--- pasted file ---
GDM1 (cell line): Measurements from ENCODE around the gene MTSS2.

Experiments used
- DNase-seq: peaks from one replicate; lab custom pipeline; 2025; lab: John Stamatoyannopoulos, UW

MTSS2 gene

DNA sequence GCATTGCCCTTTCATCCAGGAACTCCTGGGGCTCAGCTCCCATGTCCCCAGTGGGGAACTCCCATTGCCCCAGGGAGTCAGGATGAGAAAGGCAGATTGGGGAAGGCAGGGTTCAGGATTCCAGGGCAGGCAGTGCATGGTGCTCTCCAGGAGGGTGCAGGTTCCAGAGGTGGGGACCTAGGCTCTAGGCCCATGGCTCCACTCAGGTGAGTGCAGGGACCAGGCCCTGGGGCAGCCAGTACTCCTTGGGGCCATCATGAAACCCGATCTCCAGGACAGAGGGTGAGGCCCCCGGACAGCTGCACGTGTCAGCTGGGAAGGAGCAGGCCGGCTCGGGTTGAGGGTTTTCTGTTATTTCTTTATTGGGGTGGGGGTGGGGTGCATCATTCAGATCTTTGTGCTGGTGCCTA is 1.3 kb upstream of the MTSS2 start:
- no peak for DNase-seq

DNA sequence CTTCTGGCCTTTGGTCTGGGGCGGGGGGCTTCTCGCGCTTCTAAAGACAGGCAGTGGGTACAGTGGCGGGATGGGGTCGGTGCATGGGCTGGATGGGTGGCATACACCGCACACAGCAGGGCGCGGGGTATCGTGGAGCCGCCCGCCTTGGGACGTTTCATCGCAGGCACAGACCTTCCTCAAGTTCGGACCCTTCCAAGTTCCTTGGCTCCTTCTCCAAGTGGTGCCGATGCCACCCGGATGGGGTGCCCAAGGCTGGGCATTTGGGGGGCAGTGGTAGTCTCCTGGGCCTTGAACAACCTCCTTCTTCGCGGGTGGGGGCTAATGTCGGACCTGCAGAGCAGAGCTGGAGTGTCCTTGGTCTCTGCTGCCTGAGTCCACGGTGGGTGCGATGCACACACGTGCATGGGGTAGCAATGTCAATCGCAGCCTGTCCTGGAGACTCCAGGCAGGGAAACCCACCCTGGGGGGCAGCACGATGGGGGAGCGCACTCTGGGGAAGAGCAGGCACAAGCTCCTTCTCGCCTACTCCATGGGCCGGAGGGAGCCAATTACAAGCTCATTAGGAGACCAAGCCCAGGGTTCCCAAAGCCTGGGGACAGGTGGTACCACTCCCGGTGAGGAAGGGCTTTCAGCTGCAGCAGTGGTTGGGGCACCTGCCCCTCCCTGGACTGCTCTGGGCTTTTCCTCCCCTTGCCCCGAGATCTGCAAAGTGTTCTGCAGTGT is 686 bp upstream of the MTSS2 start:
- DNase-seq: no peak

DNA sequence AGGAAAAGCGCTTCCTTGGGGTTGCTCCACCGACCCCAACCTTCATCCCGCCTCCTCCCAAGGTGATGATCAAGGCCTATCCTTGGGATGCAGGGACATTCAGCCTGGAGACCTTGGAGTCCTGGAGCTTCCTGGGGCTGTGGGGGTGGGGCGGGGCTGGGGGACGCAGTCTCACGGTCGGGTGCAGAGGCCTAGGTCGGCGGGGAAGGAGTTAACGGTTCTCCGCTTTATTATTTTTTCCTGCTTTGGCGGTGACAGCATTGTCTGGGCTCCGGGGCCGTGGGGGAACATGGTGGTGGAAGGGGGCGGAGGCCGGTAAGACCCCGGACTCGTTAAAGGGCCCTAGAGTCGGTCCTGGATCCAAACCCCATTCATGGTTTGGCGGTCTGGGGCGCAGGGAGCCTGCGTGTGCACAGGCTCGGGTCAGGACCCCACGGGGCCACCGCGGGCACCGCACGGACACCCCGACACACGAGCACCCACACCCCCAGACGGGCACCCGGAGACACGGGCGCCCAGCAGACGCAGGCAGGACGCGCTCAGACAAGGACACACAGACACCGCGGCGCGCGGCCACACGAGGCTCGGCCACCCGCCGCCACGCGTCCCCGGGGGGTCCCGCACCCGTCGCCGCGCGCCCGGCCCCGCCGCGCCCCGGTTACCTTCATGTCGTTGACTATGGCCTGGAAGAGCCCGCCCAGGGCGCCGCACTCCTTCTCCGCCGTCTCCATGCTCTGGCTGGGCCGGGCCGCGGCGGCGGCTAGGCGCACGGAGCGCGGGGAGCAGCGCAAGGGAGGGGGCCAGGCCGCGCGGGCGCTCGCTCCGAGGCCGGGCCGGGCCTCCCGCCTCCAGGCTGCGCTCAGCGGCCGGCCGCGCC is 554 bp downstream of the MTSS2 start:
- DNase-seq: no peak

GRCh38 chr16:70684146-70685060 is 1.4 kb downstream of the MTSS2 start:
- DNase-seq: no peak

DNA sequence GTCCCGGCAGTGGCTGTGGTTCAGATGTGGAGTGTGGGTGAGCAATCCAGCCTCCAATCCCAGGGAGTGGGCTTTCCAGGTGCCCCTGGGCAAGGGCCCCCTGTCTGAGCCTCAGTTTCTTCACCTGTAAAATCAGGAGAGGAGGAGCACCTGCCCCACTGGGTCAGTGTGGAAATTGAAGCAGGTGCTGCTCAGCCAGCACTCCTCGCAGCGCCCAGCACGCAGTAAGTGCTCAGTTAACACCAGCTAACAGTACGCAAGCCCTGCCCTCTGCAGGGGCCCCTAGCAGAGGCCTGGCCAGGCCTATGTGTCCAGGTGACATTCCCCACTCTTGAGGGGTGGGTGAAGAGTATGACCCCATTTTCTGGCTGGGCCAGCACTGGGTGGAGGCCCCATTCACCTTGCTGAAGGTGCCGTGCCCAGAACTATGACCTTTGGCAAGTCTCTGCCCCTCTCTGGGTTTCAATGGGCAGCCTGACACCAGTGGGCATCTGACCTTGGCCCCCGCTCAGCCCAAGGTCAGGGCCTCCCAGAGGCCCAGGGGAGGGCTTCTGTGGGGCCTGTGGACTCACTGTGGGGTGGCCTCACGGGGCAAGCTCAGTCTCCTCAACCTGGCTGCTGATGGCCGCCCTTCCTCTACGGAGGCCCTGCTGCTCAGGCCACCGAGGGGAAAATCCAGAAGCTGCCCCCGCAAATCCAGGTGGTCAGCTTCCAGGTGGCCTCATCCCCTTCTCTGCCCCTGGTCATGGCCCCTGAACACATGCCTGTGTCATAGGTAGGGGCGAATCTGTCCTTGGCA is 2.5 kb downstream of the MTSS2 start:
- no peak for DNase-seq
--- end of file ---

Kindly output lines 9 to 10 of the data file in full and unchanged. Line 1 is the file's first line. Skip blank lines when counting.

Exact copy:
DNA sequence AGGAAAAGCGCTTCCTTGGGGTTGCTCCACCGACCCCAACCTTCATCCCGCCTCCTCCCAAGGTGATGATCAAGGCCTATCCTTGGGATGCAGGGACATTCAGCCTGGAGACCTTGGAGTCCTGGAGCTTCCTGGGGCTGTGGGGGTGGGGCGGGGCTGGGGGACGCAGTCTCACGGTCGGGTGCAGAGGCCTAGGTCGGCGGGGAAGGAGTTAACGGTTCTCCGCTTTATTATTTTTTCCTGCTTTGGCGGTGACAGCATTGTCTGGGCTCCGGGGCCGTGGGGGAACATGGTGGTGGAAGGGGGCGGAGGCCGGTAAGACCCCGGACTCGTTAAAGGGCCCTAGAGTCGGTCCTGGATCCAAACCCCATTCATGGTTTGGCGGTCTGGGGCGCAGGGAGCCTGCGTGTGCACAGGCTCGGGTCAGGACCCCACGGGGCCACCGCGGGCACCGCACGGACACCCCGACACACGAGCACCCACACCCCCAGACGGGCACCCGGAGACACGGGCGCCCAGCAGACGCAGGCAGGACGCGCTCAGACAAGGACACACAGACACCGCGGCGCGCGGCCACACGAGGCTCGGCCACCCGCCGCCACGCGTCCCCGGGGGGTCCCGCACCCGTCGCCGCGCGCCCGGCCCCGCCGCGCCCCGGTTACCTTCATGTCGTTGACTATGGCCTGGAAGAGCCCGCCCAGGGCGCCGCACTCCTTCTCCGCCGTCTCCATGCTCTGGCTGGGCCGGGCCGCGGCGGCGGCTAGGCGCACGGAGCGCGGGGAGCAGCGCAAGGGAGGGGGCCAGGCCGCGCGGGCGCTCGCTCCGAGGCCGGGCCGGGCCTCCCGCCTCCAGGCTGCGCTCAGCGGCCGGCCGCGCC is 554 bp downstream of the MTSS2 start:
- DNase-seq: no peak